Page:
A spacecraft that revealed details of the hidden tapestry of the infant cosmos has had its last hurrah.
Scientists have unveiled the final result from the European Space Agency’s Planck satellite, which observed the oldest light in the universe — the cosmic microwave background — from 2009 to 2013. During its mission, the spacecraft provided new details of the intricate patterns woven into that light, across the entire sky. Now, a collection of postmortem papers posted July 17 at arXiv.org are the putting the finishing touches on the measurements, released in a series of studies beginning in 2010 (SN Online: 7/5/10).
Since its launch, Planck has helped scientists settle on a detailed, cohesive story of the universe’s youth, its life history and its current properties, accounting for everything from the contents of the universe, to its age, to how fast it is expanding, and when its first stars formed.
Most importantly, Planck has left physicists with few options other than to accept the hard truth that we don’t understand what makes up a majority of the universe.
Before the spacecraft made its measurements, scientists had a theory of the universe’s makeup: It’s composed of a quirky cast of characters, including the mysterious, unidentified dark energy and dark matter. Dark matter is thought to be a type of subatomic particle, thus far detectable only via its gravitational effects on visible matter, while dark energy drives the accelerating expansion of the universe.
Now, that concept — strange as it may seem — has been strongly confirmed by Planck, leaving no other theories that come close to explaining Planck’s data. “There is no other player in town,” says cosmologist Shaul Hanany of the University of Minnesota in Minneapolis. “And the fact that there’s no other strong candidate is to a large extent a contribution of Planck.” That means that dark matter and dark energy are likely here to stay. According to Planck’s final tally, the universe’s matter and energy are divvied into about 68 percent dark energy, about 27 percent dark matter, and a paltry 5 percent normal matter — which includes everything we know and love.
The fact that no one knows what dark matter and dark energy are “should make everybody uncomfortable,” says cosmologist Scott Dodelson of Carnegie Mellon University in Pittsburgh. But this picture, for all its quirks, explains Planck’s data extremely well, says. “We’re not living on the backs of turtles,” he says, referring to some cosmic mythologies that suggested the Earth rested on the creatures’ shells.
Instead, scientists have staked their cosmology on the back of Planck. Mapping the cosmic microwave background across the entire sky at an unprecedented level of detail, Planck measured both the temperature of the light and its polarization, the orientation of wiggling electromagnetic waves. The observations provided an essential data trove, allowing scientists to catalog the universe’s properties to better precision than ever before.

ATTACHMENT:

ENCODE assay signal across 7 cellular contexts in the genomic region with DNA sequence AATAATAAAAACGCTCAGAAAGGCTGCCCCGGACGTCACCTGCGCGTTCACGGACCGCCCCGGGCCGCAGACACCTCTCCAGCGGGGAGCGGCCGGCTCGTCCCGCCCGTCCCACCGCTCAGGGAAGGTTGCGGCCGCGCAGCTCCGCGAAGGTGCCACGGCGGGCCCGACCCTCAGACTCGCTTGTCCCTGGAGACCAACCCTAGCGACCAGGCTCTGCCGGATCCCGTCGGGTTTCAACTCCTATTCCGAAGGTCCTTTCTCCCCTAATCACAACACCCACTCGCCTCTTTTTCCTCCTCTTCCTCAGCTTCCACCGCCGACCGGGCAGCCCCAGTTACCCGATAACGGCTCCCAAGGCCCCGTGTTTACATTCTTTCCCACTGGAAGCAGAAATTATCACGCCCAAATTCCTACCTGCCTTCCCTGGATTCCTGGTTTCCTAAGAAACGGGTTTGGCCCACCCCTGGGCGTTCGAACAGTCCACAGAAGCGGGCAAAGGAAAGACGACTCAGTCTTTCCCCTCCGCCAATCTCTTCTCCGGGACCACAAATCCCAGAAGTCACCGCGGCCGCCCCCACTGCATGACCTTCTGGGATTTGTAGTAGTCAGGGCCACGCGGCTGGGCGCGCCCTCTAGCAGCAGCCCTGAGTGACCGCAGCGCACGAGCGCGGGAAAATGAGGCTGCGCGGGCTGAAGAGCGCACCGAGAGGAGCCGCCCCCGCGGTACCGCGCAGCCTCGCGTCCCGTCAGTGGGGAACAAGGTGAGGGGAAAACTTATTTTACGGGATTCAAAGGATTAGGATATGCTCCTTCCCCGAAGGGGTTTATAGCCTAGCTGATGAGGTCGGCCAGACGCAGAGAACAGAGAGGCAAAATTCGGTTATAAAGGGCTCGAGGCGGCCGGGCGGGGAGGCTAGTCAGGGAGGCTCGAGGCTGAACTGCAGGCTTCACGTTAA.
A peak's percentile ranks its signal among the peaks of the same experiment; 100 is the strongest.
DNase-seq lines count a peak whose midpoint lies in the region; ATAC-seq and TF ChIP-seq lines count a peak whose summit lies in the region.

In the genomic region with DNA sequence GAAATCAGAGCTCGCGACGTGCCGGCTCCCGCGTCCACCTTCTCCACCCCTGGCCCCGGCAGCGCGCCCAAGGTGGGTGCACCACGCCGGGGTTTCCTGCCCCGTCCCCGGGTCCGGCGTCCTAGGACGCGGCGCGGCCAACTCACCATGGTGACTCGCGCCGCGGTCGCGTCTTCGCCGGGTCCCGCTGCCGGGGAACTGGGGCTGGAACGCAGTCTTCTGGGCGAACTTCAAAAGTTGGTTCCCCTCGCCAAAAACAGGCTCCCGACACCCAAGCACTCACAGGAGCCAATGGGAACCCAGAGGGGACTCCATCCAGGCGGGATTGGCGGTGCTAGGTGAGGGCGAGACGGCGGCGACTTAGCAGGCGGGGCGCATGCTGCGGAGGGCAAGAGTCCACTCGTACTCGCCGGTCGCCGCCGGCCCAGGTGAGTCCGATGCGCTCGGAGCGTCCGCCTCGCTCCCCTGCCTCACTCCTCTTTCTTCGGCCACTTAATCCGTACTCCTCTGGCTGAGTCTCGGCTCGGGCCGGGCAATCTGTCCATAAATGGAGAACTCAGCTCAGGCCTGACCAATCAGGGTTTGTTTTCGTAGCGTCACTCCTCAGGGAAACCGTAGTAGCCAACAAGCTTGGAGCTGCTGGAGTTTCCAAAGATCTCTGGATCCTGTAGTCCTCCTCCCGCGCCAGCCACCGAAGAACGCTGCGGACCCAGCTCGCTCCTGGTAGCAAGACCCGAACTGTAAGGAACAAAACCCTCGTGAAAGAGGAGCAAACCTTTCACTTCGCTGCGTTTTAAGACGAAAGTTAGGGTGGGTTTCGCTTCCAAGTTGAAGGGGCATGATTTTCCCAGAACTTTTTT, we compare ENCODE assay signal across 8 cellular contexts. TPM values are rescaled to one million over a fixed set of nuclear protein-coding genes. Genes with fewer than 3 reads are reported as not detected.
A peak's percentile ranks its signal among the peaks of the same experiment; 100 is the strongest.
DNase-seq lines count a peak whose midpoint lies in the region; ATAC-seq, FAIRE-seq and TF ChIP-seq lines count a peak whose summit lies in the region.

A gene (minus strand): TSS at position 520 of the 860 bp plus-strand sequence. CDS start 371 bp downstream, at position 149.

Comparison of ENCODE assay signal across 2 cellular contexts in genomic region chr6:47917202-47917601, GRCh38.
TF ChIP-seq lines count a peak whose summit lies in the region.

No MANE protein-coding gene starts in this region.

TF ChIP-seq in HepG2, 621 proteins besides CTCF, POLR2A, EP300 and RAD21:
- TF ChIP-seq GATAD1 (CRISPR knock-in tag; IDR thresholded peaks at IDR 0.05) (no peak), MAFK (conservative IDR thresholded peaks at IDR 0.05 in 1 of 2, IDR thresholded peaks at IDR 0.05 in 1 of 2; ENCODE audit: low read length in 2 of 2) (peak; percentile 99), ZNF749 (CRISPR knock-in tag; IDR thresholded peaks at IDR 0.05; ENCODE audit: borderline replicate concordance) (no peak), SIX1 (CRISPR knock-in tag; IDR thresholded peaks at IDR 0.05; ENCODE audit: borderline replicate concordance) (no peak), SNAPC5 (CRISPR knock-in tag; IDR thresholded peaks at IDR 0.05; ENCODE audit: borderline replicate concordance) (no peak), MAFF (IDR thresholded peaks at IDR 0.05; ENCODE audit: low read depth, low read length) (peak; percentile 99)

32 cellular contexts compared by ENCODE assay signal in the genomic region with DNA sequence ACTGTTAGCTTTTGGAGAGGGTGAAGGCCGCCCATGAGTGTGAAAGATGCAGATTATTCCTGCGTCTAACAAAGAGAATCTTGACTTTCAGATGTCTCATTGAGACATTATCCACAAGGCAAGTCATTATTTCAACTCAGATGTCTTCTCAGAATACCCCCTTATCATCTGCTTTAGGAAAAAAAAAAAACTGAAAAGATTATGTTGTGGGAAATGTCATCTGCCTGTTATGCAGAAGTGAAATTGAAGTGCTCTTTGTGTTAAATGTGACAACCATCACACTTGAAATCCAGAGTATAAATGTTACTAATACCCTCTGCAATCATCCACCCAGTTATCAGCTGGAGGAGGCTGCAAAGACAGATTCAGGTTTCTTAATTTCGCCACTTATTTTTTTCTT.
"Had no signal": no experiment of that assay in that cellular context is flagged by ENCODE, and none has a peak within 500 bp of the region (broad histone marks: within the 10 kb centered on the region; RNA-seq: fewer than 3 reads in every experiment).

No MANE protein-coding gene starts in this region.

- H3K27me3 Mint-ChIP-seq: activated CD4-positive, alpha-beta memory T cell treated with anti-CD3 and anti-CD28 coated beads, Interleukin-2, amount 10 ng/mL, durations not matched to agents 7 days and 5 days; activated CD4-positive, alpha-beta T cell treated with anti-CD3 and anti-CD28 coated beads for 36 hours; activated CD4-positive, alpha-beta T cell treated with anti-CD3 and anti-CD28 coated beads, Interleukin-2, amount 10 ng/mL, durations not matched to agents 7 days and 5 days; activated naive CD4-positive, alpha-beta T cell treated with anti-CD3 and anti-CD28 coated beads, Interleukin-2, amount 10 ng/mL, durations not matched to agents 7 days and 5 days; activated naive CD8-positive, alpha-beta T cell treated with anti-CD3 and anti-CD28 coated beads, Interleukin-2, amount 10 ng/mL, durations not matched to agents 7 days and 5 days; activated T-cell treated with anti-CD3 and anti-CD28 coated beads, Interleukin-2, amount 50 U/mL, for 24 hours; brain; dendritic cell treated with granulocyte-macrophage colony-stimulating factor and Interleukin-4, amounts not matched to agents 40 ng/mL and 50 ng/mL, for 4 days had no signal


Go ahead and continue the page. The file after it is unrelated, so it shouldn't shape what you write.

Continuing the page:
“It remains the best overall determination of the large-scale characteristics of the universe,” says astrophysicist and member of the Planck team Jan Tauber of ESA’s European Space Research and Technology Centre in Noordwijk, the Netherlands.
Planck revealed that the universe was slightly older than thought (SN: 4/20/13, p. 5), helped pinpoint when the first stars appeared (SN Online: 2/9/15) and detailed how structures like galaxies and galaxy clusters form. Another claim to fame: Planck shattered hopes that scientists had spotted evidence of inflation, a hypothetical period just after the universe’s birth during which the cosmos expanded extremely rapidly. Planck showed that swirls in the polarization of the cosmic microwave background, originally thought to be due to inflation, were caused by dust (SN: 2/21/15, p. 13).
The new result uses the same data as Planck’s last result, released in 2015 (SN: 3/21/15, p. 7). But this time around, scientists have improved their analysis of that data. In earlier studies, the researchers were not fully confident in their understanding of the polarization data. Now both temperature and polarization are considered solid, Tauber says.
But puzzles still lurk. Scientists have used Planck’s observations of the cosmic microwave background to estimate how fast the universe is expanding today. That number, however, disagrees with a measurement of the expansion rate made using distant exploding stars (SN: 8/6/16, p. 10). The mismatch could hint at the existence of a new subatomic particle or the possibility that dark energy varies over time. But measurement errors in one or both types of experiments could also be to blame.
“It’s tricky,” says cosmologist Renée Hložek of the University of Toronto. “There’s something interesting happening, and we need to figure it out.” Before getting too worked up, scientists need to be sure all aspects of the experiments are fully understood, Hložek says, and confirm the results with other experiments.
After switching Planck off in 2013, scientists are now preparing for the next stage of space-based cosmic microwave background experiments. Plans are under way for possible future missions, which, like Planck, would survey the entire sky. Hanany is studying the potential for a NASA mission called the Probe of Inflation and Cosmic Origins, or PICO. Other proposed space missions, such as LiteBIRD and the Cosmic Origins Explorer, are also in the planning stages. And additional ground-based telescopes, which would map smaller slices of sky, are in the works.
Such efforts, scientists hope, might eventually provide evidence for inflation that doesn’t turn to dust.